Yeah but I think it's all about trying to get in to Formula One and trying to prove yourself. You have seen many drivers starting in smaller teams. Fernando is the best example for that, starting in Minardi and look at him now. So I think it's still early days for me and I still have the potential to be very good in Formula One.

How's next year panning out for you at the moment? We've heard Bernie Ecclestone mention eight three-car teams; are you working just with this team or talking to other teams?

For me personally I haven't got involved with anything at all but I know that my management and my people around me are pushing very hard to make me stay in Formula One for next year. That's their sole aim at the moment; to make sure that I'm on the grid for next year.

So that's what we're working towards and that's all I know! They've told me "Do your thing, do a strong end to the season but we are pushing 100% to make you stay in Formula One". I think that's speaking with Caterham and also looking at other opportunities of course. I've enjoyed my year with Caterham, I get on really well with the people so I think we keep all options open but 100% focus is to stay in F1.

Which do you think will benefit you more; another year with Caterham and that consistency to push on or a quicker car to show your potential in?

I think it's difficult to stay, but I think it wouldn't hurt to stay another year in Caterham because that would be with a year's stability, you know what to expect and you know all the tracks then. So it wouldn't be a bad thing, but of course you need to look at the other option as well.

The other side of garage has almost been in a bit of turmoil the last few races; how difficult is that when you're trying to focus on delivering and there's so much attention over there?

It hasn't been a problem really. I know my position and I've just been focusing on preparing myself for every race and making sure I'm ready to perform at my best. Of course I've seen that things have been happening on the other side of the garage and drivers have been out and in but I haven't really put much energy in to that because I guess I've learned this year to focus more on myself and my own performance. What other guys do is something is nothing I can do anything about.

What areas have you been focusing on? Are there any areas where you feel you need to improve as an F1 driver which perhaps weren't so obvious before?

One thing that has been quite obvious compared to Kamui has been my qualifying performance. Qualifying has been one of my strongest points all my career. Like in Macau qualifying on pole and then in GP2 last year I had three pole positions, so it's been something that I've been thinking is one of my top things as a driver and then this year Kamui has just been able to have the edge on me in qualifying.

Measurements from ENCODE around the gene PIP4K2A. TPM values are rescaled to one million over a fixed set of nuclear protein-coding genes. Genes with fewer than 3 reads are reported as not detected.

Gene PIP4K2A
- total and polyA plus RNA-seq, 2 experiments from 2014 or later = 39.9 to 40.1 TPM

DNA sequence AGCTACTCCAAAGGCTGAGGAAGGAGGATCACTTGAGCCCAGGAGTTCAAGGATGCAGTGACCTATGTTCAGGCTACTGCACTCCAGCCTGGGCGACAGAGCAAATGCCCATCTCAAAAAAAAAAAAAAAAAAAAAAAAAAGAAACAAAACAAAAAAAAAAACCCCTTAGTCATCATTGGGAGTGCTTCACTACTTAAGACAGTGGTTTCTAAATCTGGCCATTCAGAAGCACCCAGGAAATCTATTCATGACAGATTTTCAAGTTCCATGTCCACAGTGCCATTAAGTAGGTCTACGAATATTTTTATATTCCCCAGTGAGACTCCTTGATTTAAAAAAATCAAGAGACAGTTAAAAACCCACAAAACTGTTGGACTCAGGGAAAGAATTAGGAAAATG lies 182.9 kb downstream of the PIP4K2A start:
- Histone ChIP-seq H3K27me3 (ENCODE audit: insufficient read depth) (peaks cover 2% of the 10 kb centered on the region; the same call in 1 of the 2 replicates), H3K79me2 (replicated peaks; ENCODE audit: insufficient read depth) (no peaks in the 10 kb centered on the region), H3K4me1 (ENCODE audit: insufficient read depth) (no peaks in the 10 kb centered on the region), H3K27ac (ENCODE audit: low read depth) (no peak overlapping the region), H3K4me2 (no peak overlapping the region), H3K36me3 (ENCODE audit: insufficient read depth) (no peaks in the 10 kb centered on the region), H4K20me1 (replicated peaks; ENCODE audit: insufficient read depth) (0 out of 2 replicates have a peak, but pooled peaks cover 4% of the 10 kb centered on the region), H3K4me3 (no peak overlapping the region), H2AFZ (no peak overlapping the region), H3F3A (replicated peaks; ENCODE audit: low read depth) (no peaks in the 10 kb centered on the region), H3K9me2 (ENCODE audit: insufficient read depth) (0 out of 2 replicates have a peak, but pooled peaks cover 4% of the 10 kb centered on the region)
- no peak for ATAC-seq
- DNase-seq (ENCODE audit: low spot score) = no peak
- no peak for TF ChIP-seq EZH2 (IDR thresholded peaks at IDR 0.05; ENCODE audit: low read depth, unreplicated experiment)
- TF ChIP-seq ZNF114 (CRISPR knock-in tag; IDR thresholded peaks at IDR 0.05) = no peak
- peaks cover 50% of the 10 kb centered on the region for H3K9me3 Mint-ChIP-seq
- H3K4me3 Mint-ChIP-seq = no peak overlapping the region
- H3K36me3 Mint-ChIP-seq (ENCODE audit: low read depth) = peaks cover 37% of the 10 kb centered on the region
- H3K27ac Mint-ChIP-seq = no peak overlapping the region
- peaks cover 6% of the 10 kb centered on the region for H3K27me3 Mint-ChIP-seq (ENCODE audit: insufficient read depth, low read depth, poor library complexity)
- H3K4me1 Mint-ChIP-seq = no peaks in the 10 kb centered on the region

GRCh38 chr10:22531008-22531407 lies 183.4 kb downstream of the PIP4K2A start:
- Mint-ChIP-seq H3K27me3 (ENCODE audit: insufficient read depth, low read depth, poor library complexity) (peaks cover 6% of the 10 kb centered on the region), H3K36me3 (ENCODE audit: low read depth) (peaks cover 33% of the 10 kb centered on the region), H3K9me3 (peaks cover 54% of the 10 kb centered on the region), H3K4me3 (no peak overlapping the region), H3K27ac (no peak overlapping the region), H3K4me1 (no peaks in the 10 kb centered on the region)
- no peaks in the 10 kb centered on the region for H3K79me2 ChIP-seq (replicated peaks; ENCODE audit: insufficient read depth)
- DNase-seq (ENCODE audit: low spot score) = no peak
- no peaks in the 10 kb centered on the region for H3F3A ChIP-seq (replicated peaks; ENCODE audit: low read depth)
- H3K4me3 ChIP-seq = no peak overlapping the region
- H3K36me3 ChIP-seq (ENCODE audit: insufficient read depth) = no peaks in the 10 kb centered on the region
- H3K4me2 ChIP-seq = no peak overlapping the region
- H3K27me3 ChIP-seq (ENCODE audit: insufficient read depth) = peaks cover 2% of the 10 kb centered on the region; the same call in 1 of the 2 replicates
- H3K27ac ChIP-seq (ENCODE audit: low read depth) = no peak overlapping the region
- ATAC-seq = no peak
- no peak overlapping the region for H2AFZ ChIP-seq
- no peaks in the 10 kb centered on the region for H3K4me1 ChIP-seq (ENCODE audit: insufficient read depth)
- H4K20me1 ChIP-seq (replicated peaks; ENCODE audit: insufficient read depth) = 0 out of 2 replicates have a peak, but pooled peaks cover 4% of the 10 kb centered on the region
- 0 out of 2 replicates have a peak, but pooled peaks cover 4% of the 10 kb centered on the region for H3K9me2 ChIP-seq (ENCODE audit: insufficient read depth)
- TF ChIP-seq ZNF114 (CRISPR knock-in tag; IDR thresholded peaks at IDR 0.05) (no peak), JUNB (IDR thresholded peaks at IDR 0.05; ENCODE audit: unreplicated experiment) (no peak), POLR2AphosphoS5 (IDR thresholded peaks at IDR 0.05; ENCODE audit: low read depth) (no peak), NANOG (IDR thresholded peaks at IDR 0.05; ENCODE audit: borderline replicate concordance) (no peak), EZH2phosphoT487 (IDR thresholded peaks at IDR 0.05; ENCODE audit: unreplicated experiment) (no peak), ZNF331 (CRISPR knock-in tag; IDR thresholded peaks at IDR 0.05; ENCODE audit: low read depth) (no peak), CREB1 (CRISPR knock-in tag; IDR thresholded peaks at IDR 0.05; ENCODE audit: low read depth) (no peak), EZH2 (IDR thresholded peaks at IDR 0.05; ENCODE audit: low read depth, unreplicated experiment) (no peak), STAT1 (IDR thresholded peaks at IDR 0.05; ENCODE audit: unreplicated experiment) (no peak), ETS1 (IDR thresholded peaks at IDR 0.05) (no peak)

I think it's a combination of understanding the tyres and the brakes and everything to make it ready for that one qualifying lap. It's something that maybe I wasn't expecting to struggle as much as I have been doing; in the races I have been more close to Kamui on race pace but for sure qualifying is something that I've been working at and I need to continue working at to be more at a better level there.

Some drivers seem content just getting in to F1 and others are desperate to win titles, do you have any dreams of what you want to achieve in the sport?

At the moment I want to establish myself as a Formula One driver. That's my number one goal and to make sure that I'm staying here for many years, but then of course as a racer you want to win. There's no question about that, so that's the ultimate goal.

Do you think drivers nowadays can go fully up the rungs of the ladder from this point?

I think if you look at Caterham and Marussia there have not been many drivers moving up from those teams so it's not easy, but I think it's very difficult to say you need to do it a specific way. I think everyone can find a different way to be successful. So it's a very difficult question but I think the future will tell what's the right thing to do.

From what you've learned this year, what's one thing you'd like to change about F1?

I think cost cutting would have been good for Formula One. I think that would have made the field more even and I think also for the fans it would be more exciting to see more teams evenly matched, even though the racing I think this year has been great in Formula One in general.